The meanings of elf and elves in medieval England

The meanings of elf and elves in medieval England

We are searching data for your request:

Forums and discussions:
Manuals and reference books:
Data from registers:
Wait the end of the search in all databases.
Upon completion, a link will appear to access the found materials.

The meanings of elf and elves in medieval England

By Alaric Hall

PhD Dissertation, University of Glasgow, 2004

Abstract: This thesis investigates the character and role of non-Christian belief in medieval societies, and how we can reconstruct it using written sources. It focuses on Anglo-Saxon culture, contextualising Anglo-Saxon material with analyses of Middle English, Older Scots, Scandinavian and Irish texts. We lack Anglo-Saxon narratives about elves (ælfe, singular ælf), but the word ælf itself is well-attested in Old English texts. By analysing these attestations, it is possible to discover much about the meanings of the word ælf— from which, I argue, it is possible to infer what ælfe were believed to be and to do, and how these beliefs changed over time. Using methodologies inspired by linguistic anthropology (discussed in Chapter 1), I develop these analyses to reconstruct the changing significances of non-Christian beliefs in medieval English-speaking societies, affording new perspectives on Christianisation, health and healing, and group identity, particularly gendering.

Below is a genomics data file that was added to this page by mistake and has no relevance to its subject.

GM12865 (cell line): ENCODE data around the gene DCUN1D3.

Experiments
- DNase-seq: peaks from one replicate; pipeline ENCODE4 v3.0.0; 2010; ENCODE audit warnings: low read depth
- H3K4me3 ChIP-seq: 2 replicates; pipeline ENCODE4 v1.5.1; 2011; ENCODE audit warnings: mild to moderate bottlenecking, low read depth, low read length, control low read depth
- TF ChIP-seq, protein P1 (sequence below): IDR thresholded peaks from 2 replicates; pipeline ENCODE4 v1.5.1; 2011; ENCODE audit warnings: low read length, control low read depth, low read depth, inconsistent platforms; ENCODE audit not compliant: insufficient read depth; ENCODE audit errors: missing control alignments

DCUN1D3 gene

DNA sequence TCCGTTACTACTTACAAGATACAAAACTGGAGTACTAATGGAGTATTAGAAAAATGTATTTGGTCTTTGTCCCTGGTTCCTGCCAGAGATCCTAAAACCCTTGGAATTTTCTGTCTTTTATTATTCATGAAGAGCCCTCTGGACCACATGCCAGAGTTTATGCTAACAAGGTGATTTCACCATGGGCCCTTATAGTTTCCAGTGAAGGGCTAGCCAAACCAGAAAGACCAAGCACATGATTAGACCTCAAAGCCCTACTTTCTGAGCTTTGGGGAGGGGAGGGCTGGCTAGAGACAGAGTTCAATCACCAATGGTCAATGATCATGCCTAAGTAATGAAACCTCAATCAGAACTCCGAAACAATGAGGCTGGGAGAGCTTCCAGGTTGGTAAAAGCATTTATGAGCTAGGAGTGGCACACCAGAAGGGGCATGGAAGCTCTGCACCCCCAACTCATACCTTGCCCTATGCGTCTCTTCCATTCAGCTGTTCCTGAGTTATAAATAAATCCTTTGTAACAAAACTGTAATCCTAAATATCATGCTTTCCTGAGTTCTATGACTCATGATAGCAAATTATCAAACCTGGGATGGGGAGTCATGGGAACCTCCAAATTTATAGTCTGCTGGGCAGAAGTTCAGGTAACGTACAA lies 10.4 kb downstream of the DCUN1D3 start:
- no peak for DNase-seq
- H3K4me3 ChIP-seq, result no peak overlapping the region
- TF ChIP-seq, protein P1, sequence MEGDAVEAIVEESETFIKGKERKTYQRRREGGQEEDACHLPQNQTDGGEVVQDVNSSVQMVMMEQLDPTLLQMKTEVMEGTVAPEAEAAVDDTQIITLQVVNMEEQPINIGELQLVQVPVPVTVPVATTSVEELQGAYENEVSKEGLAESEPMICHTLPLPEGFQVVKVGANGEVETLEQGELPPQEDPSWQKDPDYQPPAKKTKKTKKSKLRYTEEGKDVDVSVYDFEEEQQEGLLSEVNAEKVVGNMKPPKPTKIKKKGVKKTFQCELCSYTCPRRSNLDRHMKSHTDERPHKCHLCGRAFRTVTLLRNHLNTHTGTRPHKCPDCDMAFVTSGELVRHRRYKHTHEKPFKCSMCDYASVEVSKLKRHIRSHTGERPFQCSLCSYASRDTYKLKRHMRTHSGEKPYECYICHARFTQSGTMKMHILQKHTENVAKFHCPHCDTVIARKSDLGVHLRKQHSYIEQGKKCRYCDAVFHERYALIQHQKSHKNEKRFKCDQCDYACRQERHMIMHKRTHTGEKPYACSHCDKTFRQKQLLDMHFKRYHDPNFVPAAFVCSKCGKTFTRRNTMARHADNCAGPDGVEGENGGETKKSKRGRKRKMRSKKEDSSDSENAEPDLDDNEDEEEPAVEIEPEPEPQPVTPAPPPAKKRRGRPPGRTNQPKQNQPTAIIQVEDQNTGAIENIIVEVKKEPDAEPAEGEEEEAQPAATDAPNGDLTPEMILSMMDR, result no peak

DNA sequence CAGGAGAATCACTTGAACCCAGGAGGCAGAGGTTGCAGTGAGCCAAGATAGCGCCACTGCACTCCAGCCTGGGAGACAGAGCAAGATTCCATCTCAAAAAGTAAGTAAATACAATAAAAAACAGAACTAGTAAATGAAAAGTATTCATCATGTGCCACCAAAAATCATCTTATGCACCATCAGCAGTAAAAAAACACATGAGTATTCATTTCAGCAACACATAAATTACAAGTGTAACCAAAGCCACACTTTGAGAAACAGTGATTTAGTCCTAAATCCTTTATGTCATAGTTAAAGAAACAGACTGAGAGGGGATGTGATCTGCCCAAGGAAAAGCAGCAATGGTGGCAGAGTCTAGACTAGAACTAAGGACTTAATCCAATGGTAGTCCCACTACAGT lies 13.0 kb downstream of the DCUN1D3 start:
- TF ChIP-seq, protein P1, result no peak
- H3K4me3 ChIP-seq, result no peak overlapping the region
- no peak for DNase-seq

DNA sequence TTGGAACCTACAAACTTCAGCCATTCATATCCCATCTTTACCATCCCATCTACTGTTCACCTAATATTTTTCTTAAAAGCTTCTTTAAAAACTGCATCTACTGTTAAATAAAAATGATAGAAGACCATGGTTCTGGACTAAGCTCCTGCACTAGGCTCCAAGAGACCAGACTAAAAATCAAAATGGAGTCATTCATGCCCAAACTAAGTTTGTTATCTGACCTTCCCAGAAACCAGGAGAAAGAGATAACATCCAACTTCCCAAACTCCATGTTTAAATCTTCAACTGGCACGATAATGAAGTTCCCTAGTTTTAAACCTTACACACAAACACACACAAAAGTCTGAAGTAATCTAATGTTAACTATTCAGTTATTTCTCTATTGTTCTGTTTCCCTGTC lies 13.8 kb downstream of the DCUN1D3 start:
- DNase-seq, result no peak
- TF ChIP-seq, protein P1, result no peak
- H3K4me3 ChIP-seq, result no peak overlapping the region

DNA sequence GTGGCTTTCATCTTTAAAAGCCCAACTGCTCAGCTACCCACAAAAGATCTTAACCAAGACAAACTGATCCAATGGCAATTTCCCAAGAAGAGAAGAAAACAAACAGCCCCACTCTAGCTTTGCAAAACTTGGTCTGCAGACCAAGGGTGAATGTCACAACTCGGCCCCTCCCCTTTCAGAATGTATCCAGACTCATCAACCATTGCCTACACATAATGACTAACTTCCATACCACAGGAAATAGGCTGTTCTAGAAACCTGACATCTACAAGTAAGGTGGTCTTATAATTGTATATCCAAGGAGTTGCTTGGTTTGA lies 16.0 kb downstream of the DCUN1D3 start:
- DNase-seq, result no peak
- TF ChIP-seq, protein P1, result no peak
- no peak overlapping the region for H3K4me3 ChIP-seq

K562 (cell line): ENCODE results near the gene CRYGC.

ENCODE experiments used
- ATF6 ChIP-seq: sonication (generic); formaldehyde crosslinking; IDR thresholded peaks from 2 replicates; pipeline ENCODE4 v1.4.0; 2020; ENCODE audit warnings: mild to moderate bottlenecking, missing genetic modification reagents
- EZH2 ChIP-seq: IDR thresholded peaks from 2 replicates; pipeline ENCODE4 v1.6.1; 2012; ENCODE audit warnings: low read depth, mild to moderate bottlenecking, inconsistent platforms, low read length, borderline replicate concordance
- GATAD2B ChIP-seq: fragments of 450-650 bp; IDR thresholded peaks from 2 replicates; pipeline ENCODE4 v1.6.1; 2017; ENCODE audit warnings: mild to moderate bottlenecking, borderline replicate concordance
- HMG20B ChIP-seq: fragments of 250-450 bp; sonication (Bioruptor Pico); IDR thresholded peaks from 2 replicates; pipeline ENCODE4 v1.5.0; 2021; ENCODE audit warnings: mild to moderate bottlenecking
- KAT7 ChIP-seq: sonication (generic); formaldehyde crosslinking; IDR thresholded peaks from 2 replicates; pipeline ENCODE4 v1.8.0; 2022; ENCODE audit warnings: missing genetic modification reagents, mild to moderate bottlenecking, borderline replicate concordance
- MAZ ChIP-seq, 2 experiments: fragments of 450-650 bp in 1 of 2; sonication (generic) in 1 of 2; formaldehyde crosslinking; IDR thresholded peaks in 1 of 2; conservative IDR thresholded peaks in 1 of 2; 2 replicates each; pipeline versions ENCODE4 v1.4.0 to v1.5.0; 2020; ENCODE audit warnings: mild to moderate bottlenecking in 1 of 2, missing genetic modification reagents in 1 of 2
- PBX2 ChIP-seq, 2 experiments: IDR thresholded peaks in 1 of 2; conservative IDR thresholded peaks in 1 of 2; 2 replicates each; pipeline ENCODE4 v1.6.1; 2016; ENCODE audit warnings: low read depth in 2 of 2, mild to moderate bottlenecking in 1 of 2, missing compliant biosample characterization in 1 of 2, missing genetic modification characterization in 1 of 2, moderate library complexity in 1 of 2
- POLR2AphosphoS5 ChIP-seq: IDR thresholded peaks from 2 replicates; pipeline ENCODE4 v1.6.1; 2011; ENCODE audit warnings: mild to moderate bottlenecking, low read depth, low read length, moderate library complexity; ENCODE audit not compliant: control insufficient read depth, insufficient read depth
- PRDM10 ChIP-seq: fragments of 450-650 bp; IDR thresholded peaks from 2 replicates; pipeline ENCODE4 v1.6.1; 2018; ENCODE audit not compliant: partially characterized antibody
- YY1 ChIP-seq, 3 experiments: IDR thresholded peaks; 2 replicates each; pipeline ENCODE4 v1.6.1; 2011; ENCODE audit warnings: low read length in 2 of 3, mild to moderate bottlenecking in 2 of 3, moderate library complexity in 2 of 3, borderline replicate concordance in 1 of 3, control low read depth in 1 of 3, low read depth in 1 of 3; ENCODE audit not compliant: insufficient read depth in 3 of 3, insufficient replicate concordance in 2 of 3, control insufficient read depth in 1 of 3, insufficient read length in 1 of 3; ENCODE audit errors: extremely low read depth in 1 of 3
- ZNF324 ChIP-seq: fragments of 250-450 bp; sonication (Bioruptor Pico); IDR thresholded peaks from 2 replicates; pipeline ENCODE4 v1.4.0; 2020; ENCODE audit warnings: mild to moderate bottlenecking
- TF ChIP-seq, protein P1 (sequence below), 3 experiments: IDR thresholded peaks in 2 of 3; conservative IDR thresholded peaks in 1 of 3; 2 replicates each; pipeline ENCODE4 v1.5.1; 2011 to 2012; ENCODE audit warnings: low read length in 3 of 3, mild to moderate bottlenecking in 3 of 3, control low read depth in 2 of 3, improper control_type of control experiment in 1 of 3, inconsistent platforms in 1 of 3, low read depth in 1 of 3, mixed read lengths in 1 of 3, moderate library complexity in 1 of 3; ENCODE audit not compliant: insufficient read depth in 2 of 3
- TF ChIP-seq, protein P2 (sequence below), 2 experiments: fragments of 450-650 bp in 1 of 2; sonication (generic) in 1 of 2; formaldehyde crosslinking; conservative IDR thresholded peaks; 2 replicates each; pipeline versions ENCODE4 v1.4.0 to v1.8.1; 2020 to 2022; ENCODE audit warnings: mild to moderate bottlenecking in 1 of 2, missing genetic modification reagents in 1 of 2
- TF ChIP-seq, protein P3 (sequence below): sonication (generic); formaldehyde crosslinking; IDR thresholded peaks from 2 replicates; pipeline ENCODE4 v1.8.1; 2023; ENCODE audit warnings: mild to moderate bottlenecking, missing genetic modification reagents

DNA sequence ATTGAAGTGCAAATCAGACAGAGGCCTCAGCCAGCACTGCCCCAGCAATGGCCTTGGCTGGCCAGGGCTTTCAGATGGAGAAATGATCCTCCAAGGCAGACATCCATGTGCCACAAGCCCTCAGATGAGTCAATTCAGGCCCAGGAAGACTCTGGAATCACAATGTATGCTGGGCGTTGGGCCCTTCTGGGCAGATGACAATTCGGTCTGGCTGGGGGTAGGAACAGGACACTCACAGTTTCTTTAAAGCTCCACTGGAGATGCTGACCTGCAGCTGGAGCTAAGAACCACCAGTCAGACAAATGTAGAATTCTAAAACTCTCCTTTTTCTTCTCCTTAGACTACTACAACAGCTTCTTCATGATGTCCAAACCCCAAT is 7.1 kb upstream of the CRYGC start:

The body of the thesis, chapters 2–9, is in three parts. Because of its historiographical prominence in discussions of Anglo-Saxon non-Christian beliefs, I begin in Chapter 2 by reassessing Scandinavian comparative evidence for elf-beliefs. I also show that it is possible to correlate the meanings of Old Norse words for supernatural beings with other Scandinavian mythological sources for world-views, providing a case-study supporting similar approaches to Anglo-Saxon evidence…

By combining detailed linguistic and textual analyses in a suitable comparative context, I reconstruct aspects of non-Christian belief which are marginalized in our early medieval sources, and detect how they changed over time. Such beliefs illuminate various aspects of medieval culture, including social identity, health and healing, the sources and use of supernatural power, and Christianisation. My methods, meanwhile, provide paradigms for taking similar approaches to studying belief and ideology in other areas of medieval Europe.

Watch the video: Terence McKenna - Walking Out Of The Ordinary (August 2022).